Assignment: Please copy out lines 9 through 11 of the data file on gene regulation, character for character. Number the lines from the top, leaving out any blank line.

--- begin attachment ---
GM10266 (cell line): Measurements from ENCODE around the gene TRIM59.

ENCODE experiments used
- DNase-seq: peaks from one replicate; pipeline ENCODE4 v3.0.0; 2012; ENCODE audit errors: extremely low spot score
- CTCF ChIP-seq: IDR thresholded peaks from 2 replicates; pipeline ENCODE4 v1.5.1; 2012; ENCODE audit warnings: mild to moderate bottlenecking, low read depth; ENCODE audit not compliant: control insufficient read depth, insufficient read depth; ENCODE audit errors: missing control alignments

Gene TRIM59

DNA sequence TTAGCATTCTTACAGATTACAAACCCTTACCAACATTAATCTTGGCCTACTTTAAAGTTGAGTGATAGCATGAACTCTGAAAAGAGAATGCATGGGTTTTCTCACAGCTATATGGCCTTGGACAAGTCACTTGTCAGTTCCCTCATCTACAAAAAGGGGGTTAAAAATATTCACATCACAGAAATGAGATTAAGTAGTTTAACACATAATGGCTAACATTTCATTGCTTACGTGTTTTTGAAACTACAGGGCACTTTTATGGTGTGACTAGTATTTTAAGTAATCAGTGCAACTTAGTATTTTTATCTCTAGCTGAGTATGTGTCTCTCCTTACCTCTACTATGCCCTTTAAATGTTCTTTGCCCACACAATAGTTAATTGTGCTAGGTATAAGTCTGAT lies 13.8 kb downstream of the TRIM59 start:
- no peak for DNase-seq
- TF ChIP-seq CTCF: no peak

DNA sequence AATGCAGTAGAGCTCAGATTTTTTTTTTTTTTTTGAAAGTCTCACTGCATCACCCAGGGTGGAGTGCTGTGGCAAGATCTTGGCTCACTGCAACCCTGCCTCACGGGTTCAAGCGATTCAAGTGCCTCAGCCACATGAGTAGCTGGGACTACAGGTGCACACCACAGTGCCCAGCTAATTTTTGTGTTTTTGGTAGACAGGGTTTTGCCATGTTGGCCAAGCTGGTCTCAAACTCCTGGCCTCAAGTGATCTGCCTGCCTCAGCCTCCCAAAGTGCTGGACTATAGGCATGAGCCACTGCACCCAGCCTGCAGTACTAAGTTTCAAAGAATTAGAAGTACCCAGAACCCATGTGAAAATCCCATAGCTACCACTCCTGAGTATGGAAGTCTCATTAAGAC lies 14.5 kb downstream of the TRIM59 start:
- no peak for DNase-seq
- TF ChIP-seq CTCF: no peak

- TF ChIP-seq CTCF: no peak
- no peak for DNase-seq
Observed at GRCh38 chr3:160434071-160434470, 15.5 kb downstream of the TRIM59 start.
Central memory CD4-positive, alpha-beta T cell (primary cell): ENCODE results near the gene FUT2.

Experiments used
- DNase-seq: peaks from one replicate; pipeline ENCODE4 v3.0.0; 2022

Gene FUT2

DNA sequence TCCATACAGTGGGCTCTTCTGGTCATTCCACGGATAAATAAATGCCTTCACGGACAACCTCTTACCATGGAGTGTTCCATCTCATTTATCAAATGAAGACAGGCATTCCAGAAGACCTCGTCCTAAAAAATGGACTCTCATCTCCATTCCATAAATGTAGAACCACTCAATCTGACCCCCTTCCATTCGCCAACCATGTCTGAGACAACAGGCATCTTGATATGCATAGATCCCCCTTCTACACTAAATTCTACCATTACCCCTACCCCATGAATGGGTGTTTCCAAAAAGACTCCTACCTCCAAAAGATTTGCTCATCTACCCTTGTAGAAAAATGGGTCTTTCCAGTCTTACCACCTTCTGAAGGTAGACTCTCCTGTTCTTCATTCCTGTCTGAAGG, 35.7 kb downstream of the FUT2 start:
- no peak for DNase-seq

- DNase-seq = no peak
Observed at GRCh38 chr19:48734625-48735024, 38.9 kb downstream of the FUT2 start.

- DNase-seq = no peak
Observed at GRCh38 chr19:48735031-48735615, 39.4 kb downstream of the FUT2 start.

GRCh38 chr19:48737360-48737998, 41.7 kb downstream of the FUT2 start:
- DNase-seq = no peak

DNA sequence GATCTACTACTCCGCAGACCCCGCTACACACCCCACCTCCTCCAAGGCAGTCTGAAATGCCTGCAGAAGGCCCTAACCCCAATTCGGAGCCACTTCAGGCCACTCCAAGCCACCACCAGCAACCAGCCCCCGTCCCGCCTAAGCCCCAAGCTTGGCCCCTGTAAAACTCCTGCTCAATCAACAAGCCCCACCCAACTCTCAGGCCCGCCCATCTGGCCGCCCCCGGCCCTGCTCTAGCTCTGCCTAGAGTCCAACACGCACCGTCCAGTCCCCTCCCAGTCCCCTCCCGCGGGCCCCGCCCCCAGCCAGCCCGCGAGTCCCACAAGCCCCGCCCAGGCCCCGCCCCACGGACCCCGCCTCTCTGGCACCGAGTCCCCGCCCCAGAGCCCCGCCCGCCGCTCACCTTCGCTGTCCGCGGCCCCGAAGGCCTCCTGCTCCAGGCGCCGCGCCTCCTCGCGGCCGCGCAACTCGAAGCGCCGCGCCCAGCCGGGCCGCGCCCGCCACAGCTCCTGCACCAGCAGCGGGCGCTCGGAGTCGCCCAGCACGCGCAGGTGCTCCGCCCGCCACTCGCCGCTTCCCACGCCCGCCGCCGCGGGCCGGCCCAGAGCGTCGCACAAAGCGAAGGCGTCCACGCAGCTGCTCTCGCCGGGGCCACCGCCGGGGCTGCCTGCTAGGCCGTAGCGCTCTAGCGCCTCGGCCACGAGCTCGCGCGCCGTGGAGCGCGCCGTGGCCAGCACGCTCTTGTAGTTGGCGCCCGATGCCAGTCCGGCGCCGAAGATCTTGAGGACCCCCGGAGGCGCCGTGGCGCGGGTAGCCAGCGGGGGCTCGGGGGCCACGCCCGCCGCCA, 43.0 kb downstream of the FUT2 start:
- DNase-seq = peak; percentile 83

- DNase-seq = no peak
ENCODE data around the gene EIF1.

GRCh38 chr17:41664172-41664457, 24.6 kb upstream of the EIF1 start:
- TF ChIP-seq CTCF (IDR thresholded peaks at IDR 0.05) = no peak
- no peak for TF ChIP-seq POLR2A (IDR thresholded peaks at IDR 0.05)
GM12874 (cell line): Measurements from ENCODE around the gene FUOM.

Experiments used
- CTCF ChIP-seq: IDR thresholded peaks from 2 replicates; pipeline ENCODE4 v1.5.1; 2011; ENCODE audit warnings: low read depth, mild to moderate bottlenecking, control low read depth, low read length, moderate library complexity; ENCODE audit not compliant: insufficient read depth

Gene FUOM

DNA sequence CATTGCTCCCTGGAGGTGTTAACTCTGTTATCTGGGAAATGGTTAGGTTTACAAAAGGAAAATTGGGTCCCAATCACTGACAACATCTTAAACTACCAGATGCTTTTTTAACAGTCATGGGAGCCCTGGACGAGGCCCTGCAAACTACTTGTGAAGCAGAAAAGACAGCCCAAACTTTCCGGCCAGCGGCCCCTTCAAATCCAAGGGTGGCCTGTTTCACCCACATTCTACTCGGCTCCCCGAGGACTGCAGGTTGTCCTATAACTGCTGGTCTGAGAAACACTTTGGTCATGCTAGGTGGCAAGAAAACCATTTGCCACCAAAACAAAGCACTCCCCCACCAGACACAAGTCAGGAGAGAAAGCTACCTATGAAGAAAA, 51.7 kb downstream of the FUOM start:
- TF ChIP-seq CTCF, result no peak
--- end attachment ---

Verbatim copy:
DNA sequence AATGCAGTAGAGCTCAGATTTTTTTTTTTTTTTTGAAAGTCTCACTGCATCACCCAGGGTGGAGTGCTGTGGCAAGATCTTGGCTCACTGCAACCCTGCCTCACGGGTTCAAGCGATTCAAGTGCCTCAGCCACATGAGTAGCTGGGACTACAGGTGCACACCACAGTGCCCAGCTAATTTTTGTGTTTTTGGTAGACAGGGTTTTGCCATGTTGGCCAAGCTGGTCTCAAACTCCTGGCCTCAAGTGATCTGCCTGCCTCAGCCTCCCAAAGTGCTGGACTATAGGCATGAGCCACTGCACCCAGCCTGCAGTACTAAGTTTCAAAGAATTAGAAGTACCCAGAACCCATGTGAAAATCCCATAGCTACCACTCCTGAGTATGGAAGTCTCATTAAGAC lies 14.5 kb downstream of the TRIM59 start:
- no peak for DNase-seq
- TF ChIP-seq CTCF: no peak